No repeal for 'Obamacare' _ a humiliating defeat for Trump
- Tonya Becker
The decision was ultimately Trump's.
"Let's vote", White House chief strategist Steve Bannon said as he walked out.
Repealing and replacing the ACA was a core campaign promise by many Republicans in Congress as well as President Donald Trump. When he said a few weeks ago that he never knew health care was so complicated, it had probably already dawned on him that the issue was all pain, no gain. Trump said the current law was imploding "and soon will explode". They'd hoped for a roll call Thursday, which marked the seventh anniversary of President Barack Obama's enactment of his landmark health care statute that Republicans have vowed ever since to annul.
It was a stunning defeat for the new president after he had demanded House Republicans delay no longer and vote on the legislation Friday, pass or fail.
Unlike Obama and Pelosi when they passed Obamacare, the Republicans had failed to build an outside constituency or coalition to support their bill.
What happens next is unclear, but the path ahead on other priorities, such as overhauling the tax code, can only grow more daunting.
Blaming the opposition democrats for the failure, Trump warned that now Obamacare is going to stay, people would see a sudden rise in their insurance premium.
"We couldn't quite get there, we were a small number of votes short".
The Obama law was approved in 2010 with no Republican votes. Let House Speaker Paul D. Ryan (R-Wis.) be held hostage by a handful of conservatives; they needn't be Trump's cross to bear. "I think Paul really worked hard".
We came really close today, but we came up short. "I've been saying for the past year and a half that the best thing we could do, politically speaking, is let Obamacare explode. When President Obama left, 2017 was going to be a very bad year for Obamacare", Trump said.
But when asked how Republicans could face voters after their failure to make good on years of promises, Ryan quietly said: "It's a really good question".
"I've been saying for the previous year and a half that the best thing we could do, politically speaking, is let Obamacare explode".
News that the bill had been pulled before a final vote was greeted initially with a small sigh of relief by USA equity investors, who earlier in the week had been fretful that an outright defeat would damage Trump's other priorities, such as tax cuts and infrastructure spending.
Democrats could hardly contain their satisfaction.
"I promised the people of North Carolina's 11th District that I would fight for a full repeal of the Affordable Care Act and a replacement with a market-driven approach ...", Meadows said.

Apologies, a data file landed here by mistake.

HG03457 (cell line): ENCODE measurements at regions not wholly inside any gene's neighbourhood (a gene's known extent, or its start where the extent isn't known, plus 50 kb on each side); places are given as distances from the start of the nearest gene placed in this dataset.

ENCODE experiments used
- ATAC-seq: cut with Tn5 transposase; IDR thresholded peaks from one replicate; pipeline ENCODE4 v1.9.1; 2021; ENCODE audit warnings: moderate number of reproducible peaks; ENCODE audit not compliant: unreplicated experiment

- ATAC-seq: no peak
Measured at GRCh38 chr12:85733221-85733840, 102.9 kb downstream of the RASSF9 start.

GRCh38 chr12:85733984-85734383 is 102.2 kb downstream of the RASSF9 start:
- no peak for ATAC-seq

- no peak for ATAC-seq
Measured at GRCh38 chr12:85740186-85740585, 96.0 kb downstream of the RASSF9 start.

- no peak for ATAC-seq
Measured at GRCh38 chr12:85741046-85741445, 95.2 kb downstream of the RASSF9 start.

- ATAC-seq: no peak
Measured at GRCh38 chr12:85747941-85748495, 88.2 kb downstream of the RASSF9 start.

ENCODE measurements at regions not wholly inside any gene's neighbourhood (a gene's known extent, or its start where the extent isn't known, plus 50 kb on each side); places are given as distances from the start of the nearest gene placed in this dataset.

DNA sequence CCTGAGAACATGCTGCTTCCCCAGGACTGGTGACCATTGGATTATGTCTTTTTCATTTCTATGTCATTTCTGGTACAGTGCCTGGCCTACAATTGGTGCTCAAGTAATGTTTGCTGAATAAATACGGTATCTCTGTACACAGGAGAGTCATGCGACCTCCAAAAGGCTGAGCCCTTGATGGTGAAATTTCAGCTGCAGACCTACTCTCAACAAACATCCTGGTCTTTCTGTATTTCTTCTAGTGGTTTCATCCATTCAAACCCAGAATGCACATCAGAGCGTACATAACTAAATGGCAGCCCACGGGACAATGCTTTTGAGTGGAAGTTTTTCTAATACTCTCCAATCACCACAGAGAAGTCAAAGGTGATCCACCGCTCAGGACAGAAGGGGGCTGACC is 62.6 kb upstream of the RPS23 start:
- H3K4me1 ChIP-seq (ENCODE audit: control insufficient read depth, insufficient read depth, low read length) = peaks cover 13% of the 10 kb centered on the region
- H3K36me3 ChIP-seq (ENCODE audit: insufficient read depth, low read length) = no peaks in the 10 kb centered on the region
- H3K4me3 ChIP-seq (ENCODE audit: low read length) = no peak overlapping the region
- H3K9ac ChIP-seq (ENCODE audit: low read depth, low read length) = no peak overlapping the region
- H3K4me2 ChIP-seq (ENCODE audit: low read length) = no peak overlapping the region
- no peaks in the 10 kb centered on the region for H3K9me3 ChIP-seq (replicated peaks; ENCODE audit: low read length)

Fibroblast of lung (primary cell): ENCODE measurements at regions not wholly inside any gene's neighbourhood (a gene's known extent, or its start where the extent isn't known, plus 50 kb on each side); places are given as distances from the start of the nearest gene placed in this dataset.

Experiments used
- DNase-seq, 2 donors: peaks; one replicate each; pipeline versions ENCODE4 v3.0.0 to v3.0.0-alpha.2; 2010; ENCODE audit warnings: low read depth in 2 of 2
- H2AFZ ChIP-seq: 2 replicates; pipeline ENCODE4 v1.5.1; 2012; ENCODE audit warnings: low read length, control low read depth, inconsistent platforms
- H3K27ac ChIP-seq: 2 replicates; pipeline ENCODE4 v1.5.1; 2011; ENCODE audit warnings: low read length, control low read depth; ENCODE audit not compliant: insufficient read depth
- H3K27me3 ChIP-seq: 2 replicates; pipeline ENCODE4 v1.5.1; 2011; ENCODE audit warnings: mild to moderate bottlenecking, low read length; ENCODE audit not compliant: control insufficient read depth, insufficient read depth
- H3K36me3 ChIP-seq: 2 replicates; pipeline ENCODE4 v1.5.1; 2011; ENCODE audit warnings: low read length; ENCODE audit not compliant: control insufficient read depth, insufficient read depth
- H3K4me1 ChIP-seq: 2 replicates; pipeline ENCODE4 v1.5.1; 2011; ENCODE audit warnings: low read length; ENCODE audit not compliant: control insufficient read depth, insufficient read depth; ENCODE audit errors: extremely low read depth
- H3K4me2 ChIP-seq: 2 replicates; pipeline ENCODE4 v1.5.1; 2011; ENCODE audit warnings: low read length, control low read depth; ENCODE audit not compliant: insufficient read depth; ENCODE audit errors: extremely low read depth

"It's pretty exciting for us", the California Democrat said, beaming.
The failure of the GOP plan also puts Ryan in a much weakened political position, after being defied by his own conference, which seems just as unsuited to governing in the Trump era as it was when it was effectively a protest coalition under Obama. Defeat could weaken Trump's political potency by adding a legislative failure to a resume already saddled with inquiries into his campaign's Russian Federation connections and his unfounded wiretapping allegations against Obama.
According to reporting from The Hill, the bill came under fire from conservatives in the House Freedom Caucus, who demanded a number of changes that were meant to lower premium costs.
The inability of Republicans to reach consensus on a bill, given their control of the House, Senate and White House, badly hurts the GOP's image as a party that can govern, and Ryan admitted as much on Friday.
Instead of picking up support as Friday wore on, the bill went the other direction, with several key lawmakers coming out in opposition.
And House Appropriations Committee Chairman Rodney Frelinghuysen, R-N.J., also broke ranks with GOP leadership on Friday, announcing that he was a no vote.
The defections raised the possibility that the bill would not only lose on the floor, but lose big.
The GOP bill would eliminate the Obama statute's unpopular fines on those who do not obtain coverage and the often generous subsidies for those who purchase insurance.
Republican tax credits would have been based on age, not income like Obama's, and the tax boosts Obama imposed on higher-earning people and health care companies would have been repealed.
The nonpartisan Congressional Budget Office said the Republican bill would have resulted in 24 million additional uninsured people in a decade and lead to higher out-of-pocket medical costs for many lower-income people and people just shy of age 65, when they would become eligible for Medicare.
"Further, I believe it is especially disingenuous that if this bill passes today, this institution will have pushed the financial cuts to programs like the Healthy Indiana Plan conveniently until after the next congressional election". There was also opposition from doctors, hospitals, consumer groups and AARP. On the other side, conservative groups including the Koch outfit argued the legislation did not go far enough in uprooting Obamacare.
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